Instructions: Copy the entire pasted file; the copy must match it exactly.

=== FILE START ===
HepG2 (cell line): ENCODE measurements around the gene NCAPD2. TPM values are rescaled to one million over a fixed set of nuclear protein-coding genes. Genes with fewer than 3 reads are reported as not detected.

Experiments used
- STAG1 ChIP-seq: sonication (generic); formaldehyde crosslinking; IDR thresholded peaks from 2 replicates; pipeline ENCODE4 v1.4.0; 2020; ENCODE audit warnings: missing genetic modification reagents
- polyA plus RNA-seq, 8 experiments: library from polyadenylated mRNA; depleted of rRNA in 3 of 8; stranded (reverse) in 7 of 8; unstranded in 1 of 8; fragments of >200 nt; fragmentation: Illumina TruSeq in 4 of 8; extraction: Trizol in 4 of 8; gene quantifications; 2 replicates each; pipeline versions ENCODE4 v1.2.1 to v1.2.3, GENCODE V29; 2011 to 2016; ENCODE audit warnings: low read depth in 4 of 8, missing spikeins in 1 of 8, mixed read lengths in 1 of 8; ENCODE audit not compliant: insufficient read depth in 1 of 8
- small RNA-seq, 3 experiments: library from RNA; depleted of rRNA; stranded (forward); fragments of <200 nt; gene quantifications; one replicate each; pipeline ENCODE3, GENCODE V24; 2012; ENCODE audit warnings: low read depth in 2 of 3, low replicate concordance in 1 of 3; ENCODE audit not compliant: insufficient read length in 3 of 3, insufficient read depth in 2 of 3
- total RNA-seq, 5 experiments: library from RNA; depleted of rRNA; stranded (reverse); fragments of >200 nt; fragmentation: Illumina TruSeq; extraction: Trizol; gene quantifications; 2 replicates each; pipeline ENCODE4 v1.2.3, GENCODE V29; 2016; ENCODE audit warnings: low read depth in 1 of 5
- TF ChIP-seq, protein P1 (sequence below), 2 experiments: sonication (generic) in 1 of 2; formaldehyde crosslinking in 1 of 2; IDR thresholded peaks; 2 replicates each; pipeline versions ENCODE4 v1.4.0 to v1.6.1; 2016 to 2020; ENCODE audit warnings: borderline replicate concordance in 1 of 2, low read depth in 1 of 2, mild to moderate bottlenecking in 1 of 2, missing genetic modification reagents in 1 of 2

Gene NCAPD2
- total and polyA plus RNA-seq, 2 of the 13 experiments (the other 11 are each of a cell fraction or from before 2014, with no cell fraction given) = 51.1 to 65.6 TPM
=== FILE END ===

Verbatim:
HepG2 (cell line): ENCODE measurements around the gene NCAPD2. TPM values are rescaled to one million over a fixed set of nuclear protein-coding genes. Genes with fewer than 3 reads are reported as not detected.

Experiments used
- STAG1 ChIP-seq: sonication (generic); formaldehyde crosslinking; IDR thresholded peaks from 2 replicates; pipeline ENCODE4 v1.4.0; 2020; ENCODE audit warnings: missing genetic modification reagents
- polyA plus RNA-seq, 8 experiments: library from polyadenylated mRNA; depleted of rRNA in 3 of 8; stranded (reverse) in 7 of 8; unstranded in 1 of 8; fragments of >200 nt; fragmentation: Illumina TruSeq in 4 of 8; extraction: Trizol in 4 of 8; gene quantifications; 2 replicates each; pipeline versions ENCODE4 v1.2.1 to v1.2.3, GENCODE V29; 2011 to 2016; ENCODE audit warnings: low read depth in 4 of 8, missing spikeins in 1 of 8, mixed read lengths in 1 of 8; ENCODE audit not compliant: insufficient read depth in 1 of 8
- small RNA-seq, 3 experiments: library from RNA; depleted of rRNA; stranded (forward); fragments of <200 nt; gene quantifications; one replicate each; pipeline ENCODE3, GENCODE V24; 2012; ENCODE audit warnings: low read depth in 2 of 3, low replicate concordance in 1 of 3; ENCODE audit not compliant: insufficient read length in 3 of 3, insufficient read depth in 2 of 3
- total RNA-seq, 5 experiments: library from RNA; depleted of rRNA; stranded (reverse); fragments of >200 nt; fragmentation: Illumina TruSeq; extraction: Trizol; gene quantifications; 2 replicates each; pipeline ENCODE4 v1.2.3, GENCODE V29; 2016; ENCODE audit warnings: low read depth in 1 of 5
- TF ChIP-seq, protein P1 (sequence below), 2 experiments: sonication (generic) in 1 of 2; formaldehyde crosslinking in 1 of 2; IDR thresholded peaks; 2 replicates each; pipeline versions ENCODE4 v1.4.0 to v1.6.1; 2016 to 2020; ENCODE audit warnings: borderline replicate concordance in 1 of 2, low read depth in 1 of 2, mild to moderate bottlenecking in 1 of 2, missing genetic modification reagents in 1 of 2

Gene NCAPD2
- total and polyA plus RNA-seq, 2 of the 13 experiments (the other 11 are each of a cell fraction or from before 2014, with no cell fraction given) = 51.1 to 65.6 TPM